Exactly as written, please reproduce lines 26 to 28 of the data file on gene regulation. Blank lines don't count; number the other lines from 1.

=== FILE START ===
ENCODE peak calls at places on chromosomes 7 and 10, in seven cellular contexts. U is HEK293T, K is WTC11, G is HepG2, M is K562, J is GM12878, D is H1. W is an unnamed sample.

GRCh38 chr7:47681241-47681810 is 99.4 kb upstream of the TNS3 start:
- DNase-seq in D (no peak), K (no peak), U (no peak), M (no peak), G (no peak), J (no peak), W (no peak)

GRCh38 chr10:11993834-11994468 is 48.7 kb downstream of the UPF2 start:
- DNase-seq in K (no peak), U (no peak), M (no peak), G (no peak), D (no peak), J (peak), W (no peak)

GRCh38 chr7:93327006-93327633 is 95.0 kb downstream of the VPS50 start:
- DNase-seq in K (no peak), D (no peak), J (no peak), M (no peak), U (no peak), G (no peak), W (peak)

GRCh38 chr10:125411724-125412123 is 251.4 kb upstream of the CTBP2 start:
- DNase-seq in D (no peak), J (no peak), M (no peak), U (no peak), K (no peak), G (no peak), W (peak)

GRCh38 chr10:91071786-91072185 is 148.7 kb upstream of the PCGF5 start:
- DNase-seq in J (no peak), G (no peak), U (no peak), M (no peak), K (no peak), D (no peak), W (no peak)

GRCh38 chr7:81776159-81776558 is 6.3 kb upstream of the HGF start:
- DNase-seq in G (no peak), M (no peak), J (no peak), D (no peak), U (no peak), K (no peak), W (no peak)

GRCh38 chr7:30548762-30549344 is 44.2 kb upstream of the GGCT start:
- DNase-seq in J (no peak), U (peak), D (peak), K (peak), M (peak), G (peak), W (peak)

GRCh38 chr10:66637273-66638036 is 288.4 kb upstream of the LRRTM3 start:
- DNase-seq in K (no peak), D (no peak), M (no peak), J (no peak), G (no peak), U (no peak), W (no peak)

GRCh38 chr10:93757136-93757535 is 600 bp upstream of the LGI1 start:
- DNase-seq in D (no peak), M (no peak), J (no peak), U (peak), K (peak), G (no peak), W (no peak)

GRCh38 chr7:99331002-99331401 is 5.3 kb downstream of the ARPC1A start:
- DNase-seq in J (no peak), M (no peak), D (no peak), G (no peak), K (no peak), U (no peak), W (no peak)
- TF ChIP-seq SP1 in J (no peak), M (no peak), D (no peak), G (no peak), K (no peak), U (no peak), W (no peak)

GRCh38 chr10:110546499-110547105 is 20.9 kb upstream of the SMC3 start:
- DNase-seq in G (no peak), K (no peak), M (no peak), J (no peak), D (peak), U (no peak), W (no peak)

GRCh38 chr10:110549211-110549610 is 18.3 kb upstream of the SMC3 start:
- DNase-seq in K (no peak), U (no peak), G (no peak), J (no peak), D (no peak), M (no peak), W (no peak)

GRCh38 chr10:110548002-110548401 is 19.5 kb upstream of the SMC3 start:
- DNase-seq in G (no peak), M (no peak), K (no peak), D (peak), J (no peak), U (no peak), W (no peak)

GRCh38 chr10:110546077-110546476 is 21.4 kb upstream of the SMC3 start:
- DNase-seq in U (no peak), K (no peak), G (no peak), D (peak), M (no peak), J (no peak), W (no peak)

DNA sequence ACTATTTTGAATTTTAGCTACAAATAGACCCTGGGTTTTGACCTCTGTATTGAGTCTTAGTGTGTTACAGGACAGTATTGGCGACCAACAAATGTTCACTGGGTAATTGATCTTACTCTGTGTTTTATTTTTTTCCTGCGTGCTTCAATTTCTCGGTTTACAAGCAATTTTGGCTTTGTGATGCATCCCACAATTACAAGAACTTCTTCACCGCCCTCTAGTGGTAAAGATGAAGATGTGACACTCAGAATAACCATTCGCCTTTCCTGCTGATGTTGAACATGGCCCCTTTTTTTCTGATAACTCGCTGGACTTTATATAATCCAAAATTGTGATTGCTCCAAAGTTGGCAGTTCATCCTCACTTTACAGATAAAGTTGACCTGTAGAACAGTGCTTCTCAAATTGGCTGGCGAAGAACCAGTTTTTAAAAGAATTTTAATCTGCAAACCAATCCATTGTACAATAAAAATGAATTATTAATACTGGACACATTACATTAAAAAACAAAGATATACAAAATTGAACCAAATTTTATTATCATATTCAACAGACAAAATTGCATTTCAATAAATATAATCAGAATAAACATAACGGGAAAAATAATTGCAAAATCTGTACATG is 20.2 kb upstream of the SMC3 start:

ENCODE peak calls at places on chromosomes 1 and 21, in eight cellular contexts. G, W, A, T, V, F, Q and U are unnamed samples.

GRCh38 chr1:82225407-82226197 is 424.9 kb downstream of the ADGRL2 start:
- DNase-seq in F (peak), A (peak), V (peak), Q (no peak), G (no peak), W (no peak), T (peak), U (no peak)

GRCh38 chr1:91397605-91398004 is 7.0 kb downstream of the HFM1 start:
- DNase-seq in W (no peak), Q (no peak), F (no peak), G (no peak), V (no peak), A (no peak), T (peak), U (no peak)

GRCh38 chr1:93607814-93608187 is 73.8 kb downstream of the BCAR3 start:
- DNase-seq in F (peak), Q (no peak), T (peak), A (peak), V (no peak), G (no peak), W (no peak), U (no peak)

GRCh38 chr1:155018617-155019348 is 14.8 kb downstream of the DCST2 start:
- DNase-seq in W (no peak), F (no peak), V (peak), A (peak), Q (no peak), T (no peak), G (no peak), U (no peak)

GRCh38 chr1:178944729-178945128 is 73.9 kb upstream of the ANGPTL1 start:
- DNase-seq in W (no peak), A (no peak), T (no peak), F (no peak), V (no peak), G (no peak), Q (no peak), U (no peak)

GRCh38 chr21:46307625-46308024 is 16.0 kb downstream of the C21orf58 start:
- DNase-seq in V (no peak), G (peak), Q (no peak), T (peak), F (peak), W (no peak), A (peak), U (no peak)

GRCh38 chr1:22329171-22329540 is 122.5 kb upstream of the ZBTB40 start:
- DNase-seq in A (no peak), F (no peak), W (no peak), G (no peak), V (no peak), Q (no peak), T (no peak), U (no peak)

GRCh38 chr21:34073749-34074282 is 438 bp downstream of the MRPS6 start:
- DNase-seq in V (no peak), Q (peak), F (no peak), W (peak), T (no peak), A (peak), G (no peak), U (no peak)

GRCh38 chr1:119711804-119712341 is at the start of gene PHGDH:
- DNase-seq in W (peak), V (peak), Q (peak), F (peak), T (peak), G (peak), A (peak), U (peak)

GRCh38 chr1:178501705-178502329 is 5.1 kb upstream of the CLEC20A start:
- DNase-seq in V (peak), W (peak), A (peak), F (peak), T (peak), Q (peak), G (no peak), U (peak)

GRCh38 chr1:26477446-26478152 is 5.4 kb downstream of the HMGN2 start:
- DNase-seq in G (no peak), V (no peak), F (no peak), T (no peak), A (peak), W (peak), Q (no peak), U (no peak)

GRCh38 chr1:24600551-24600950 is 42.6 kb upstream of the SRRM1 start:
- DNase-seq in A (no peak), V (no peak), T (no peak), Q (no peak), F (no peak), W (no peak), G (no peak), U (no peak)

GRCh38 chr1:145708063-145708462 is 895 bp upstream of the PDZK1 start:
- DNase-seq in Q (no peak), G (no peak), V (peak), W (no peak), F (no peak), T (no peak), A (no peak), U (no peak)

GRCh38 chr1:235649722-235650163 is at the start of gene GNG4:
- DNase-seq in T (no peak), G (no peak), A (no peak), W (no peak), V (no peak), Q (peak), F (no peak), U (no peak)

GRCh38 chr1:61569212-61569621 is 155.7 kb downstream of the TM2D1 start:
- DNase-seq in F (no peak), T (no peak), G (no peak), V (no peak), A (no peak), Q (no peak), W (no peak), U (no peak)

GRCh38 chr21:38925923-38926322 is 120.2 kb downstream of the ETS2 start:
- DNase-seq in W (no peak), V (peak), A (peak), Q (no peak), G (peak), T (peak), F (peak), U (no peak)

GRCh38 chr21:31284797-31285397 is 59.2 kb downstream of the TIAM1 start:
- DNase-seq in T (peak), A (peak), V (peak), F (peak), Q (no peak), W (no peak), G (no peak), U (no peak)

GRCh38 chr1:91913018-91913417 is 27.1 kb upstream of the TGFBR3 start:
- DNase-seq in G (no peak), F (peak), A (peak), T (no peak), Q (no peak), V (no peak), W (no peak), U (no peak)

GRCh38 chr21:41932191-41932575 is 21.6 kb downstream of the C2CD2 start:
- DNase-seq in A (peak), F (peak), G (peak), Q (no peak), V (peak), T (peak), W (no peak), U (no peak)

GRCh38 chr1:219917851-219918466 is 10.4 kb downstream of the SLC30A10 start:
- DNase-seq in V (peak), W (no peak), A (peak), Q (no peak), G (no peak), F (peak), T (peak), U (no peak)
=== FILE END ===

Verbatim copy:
- DNase-seq in K (no peak), U (no peak), G (no peak), J (no peak), D (no peak), M (no peak), W (no peak)

GRCh38 chr10:110548002-110548401 is 19.5 kb upstream of the SMC3 start:
- DNase-seq in G (no peak), M (no peak), K (no peak), D (peak), J (no peak), U (no peak), W (no peak)